If timing belt failure occurs, the engine's pistons won't be properly synchronized with the engine's intake and exhaust valves.
Timing belt failure could be either a slipping belt or if a belt breaks completely.
This could allow internal contact between the pistons and valves, depending on whether your vehicle has an interference or non-interference engine.
When timing belts are damaged, they are susceptible to breaking
If contact occurs, costly repairs will be needed with an expensive bill for parts and labor.
Timing chains are often preferred over timing belts because it can be somewhat challenging to know if you have a bad timing belt.
Due to the critical nature of both the serpentine belt and the timing belt, you must follow your vehicle's recommended preventative maintenance schedule to save you much future money and headaches.
There is a drastic difference between the cost of replacing a serpentine belt versus a timing belt.
Both the timing belt and serpentine belt have recommended replacement intervals.
The make and model of the vehicle determines the timing belt replacement cost. Click to see our timing belt replacement cost analysis on different makes and models.
The belt replacement interval for a serpentine belt is generally between whichever comes first, 7 to 9 years or 90,000 miles. But, again, check with your mechanic or owner's manual for the interval for your specific vehicle.
Replacing a serpentine belt is usually a straightforward process.
A capable mechanic can complete the job quickly, and the belt is inexpensive.
Due to low labor and parts costs, most serpentine belt changes come out to not more than 100 dollars.
The replacement interval for a timing belt is generally between whichever comes first, 5 to 7 years, or between 60,000 to 105,000 miles. Again, check with your mechanic or owner's manual for the interval for your specific vehicle.
Replacing a timing belt is quite costly, mainly because it is labor-intensive.
Most timing belt jobs take over 5 hours to complete.
The timing belt is not very expensive, usually only around 50 dollars. Still, because it takes a lot of labor time to remove the components necessary to change the belt, it is highly recommended to change out other parts made accessible while you're at it.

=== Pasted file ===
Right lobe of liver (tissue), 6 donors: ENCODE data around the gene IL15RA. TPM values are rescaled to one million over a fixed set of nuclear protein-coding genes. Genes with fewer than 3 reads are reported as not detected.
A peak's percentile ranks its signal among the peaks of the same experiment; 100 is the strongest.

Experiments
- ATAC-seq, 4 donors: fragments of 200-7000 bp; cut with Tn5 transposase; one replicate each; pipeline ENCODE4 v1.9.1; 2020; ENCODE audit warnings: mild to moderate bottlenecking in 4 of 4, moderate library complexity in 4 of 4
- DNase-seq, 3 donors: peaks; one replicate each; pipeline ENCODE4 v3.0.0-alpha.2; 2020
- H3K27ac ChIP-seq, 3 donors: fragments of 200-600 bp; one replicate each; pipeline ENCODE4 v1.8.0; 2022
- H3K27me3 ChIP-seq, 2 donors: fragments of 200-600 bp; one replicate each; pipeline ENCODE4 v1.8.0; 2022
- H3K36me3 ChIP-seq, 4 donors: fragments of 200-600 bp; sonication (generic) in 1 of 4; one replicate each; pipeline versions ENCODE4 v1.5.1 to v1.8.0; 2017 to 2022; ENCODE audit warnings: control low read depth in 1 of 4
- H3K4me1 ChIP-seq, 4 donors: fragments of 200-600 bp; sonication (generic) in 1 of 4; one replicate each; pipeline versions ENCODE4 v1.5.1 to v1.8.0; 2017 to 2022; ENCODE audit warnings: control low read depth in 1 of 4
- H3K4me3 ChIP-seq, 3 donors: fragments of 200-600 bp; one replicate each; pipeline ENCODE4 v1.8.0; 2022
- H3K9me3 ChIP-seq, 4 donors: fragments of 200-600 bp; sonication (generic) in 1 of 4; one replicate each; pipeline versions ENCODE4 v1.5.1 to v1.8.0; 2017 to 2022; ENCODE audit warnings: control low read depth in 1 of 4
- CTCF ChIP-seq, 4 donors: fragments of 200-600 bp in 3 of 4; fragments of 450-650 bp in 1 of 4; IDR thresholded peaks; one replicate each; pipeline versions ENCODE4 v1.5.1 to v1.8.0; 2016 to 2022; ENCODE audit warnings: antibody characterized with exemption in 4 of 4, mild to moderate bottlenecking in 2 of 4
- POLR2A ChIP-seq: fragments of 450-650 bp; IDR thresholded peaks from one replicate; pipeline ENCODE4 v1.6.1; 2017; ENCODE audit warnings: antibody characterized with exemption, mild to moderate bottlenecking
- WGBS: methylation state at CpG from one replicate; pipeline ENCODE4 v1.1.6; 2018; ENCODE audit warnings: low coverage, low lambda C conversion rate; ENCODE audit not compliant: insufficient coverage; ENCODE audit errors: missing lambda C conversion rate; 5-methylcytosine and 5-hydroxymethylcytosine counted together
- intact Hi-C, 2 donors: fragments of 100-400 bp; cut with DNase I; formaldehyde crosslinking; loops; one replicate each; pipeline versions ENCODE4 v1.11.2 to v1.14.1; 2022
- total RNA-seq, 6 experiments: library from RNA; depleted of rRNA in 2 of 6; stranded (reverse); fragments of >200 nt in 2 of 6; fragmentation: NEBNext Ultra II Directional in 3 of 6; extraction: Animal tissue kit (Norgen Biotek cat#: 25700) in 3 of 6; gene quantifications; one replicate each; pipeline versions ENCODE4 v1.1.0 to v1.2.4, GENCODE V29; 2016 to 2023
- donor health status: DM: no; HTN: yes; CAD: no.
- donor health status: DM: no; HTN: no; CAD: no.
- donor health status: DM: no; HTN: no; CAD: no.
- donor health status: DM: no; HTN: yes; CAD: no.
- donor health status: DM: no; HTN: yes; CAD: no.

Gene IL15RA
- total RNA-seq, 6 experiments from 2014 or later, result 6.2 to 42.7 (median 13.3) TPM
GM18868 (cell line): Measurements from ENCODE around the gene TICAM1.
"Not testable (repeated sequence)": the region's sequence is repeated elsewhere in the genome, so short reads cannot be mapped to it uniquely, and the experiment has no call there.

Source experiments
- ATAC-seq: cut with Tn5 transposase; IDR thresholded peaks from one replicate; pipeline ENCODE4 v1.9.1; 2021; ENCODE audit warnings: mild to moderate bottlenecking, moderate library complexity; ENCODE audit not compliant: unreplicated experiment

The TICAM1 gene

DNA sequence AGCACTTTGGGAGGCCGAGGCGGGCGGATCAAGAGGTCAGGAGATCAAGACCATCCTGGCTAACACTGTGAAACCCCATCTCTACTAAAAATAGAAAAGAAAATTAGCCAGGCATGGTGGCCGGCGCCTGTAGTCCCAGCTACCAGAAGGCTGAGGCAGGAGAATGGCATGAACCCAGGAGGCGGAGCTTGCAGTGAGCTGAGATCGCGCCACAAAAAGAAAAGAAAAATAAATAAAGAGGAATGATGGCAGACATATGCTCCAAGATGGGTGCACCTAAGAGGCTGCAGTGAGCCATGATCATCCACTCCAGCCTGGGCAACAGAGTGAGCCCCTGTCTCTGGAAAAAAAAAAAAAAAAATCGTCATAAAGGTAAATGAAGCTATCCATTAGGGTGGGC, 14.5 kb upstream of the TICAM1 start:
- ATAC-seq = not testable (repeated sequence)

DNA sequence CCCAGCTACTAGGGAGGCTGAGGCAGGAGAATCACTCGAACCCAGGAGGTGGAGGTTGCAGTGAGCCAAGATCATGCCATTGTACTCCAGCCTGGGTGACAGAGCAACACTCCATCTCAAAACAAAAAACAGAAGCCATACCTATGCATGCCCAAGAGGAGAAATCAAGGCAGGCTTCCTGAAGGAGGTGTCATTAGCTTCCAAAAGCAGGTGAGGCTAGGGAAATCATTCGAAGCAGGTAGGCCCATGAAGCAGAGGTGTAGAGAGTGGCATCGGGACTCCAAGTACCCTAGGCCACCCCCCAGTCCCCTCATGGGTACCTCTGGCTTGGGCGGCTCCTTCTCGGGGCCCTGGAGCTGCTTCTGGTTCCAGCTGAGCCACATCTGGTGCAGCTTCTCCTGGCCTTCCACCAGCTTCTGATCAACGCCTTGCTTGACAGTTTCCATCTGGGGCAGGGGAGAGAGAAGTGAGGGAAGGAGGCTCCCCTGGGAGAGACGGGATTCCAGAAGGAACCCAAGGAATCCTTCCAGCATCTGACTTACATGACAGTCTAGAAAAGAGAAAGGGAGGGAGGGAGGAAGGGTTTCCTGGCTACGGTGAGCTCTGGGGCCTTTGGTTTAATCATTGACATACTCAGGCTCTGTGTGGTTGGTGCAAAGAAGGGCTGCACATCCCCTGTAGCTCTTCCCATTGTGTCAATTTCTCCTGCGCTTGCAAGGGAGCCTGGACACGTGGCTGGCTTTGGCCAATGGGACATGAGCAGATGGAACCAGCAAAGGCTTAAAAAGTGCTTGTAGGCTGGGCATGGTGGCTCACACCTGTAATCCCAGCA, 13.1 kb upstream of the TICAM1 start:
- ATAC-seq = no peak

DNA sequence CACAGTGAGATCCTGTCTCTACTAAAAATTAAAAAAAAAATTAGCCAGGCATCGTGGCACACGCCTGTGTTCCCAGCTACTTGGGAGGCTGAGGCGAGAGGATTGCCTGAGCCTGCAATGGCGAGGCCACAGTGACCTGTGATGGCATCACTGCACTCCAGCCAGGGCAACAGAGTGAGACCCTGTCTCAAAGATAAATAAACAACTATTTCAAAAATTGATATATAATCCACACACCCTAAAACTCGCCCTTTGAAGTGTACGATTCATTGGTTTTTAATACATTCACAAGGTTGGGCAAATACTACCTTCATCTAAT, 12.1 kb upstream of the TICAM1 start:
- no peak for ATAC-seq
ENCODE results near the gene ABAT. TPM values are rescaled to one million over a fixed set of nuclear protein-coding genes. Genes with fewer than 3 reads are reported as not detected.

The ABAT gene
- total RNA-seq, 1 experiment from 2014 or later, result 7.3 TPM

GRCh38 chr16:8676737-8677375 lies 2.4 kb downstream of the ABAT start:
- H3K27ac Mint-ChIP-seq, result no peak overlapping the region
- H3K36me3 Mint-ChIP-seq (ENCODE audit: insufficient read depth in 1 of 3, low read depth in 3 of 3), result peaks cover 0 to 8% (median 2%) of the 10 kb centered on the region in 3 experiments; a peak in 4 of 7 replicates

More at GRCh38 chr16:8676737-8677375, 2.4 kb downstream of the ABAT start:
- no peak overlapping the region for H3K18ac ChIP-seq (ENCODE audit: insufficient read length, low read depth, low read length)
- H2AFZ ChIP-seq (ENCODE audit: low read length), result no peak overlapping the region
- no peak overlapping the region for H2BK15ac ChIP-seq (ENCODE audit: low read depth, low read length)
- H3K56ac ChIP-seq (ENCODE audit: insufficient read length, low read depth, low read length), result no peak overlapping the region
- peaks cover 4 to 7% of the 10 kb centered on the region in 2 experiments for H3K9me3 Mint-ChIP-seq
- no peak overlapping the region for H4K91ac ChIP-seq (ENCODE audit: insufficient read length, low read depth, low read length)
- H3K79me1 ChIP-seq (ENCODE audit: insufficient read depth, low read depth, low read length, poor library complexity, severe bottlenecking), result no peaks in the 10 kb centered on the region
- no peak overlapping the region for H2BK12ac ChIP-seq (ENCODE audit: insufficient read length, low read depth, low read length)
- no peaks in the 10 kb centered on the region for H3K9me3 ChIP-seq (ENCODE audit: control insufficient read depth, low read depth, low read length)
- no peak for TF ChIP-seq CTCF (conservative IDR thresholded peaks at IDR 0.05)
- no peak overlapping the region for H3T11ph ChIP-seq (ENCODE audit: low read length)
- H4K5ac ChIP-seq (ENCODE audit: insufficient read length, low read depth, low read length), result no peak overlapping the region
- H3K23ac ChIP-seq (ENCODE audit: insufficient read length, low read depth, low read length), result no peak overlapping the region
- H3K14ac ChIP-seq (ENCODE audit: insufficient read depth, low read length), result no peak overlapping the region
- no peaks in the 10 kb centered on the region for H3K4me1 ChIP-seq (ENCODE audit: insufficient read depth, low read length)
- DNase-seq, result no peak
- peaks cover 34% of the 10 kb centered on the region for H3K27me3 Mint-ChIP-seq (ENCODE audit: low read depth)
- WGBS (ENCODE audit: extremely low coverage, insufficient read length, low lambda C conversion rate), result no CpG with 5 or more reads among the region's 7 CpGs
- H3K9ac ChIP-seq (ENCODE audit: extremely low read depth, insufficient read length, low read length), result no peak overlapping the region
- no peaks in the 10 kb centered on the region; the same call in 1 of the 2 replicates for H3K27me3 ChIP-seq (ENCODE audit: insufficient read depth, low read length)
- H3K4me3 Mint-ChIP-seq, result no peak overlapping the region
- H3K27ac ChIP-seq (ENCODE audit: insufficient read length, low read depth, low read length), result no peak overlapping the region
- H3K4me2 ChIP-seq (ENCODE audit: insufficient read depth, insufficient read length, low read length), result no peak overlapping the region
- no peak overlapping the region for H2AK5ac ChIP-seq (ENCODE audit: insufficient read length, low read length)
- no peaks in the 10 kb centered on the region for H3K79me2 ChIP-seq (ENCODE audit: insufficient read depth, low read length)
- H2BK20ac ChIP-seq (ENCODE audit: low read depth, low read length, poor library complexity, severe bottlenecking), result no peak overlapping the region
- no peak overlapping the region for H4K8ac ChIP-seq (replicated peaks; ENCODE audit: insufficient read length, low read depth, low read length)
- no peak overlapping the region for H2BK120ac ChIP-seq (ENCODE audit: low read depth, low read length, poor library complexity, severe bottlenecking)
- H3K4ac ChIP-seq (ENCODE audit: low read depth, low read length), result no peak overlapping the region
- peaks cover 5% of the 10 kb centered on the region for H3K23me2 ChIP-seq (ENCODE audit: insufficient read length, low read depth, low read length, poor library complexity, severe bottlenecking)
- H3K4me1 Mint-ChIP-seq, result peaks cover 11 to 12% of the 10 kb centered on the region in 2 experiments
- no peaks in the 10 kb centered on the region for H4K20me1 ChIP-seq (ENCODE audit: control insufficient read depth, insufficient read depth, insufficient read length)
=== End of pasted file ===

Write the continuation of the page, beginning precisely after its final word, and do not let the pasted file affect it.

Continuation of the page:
These include the following:
Generally, the timing belt is available in a timing belt kit that includes the belt and the water pump, pulleys, gaskets, etc., for around 100 to 300 dollars.
Add in labor time, and timing belt jobs can cost between $800 to 1500 dollars for parts and labor at a shop.
There is a huge difference in difficulty between changing a serpentine belt and a timing belt, although neither requires you to take your vehicle to a mechanic.
Even for a novice, a serpentine belt change is relatively easy on most vehicles.
The proper tools required for the job are common and inexpensive, and the vehicle won't need to be put on jacks.
There are videos available on Youtube on almost every make and model of vehicle.
That said, a bad serpentine belt should be dealt with immediately, so if you can't or don't have time, you should have the serpentine belt replaced by a mechanic.
A timing belt is quite complex and requires tools, such as a timing belt pulley puller, that most novice mechanics do not have.
The job will take much longer for a beginner than it will for an experienced mechanic, and there is the possibility that the installation will be done improperly, which could lead to engine damage.
A timing belt change is possible even for a beginner if proper procedures are followed.
It's best to give yourself a few days so that parts or tools can be bought if you find you need them.
As with serpentine belt changes, there are timing belt change videos available on Youtube for virtually all makes and models of vehicles.
Timing belts and serpentine belts are not the same and serve different but critical purposes.
If you're unsure or think either belt needs to be changed, it is essential to consult a mechanic as failures can lead to engine damage.
If you're unsure if your vehicle has a timing belt or a timing chain, look for your model at the timing belt resources at this link.
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Post Written By AutoPadre
Post Written By AutoPadre
Post Written By AutoPadre